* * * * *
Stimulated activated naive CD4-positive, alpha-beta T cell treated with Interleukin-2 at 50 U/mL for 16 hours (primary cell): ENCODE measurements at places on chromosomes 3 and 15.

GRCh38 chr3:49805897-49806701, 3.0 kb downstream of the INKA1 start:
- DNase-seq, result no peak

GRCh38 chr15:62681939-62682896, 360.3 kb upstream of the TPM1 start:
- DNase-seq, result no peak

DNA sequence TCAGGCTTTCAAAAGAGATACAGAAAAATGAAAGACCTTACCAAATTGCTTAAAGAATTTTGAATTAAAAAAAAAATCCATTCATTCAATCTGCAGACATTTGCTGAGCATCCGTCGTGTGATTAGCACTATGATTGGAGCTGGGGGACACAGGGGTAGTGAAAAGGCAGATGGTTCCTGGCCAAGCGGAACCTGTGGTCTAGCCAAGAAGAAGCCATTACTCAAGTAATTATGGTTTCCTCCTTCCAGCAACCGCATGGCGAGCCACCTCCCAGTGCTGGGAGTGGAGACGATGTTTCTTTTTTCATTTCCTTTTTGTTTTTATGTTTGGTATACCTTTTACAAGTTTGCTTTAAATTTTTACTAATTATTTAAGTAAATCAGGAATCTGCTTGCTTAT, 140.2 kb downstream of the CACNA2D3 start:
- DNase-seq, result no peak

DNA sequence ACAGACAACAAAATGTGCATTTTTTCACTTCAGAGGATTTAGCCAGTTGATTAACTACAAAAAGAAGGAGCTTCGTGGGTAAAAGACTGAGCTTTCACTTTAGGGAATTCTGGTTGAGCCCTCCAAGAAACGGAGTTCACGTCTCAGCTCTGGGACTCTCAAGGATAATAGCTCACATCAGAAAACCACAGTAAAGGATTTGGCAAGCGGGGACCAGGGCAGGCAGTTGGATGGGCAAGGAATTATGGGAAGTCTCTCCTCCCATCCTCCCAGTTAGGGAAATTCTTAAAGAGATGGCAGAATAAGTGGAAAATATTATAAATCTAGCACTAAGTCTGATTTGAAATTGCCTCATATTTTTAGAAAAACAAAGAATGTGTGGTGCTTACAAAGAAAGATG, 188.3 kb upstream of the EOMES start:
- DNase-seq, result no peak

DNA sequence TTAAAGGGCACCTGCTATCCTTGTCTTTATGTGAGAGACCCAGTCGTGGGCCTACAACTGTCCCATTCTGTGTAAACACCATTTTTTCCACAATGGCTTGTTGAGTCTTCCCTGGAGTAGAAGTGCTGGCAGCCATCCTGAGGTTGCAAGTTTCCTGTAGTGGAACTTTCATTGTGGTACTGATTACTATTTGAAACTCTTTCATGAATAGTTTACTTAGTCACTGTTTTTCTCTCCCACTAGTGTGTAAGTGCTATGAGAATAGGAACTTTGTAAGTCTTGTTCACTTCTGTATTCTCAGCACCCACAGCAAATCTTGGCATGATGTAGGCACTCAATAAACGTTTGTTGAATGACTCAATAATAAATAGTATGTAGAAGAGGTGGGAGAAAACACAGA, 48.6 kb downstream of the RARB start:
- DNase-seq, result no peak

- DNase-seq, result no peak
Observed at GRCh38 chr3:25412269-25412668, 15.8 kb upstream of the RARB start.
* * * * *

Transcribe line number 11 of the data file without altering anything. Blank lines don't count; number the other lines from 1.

- DNase-seq, result no peak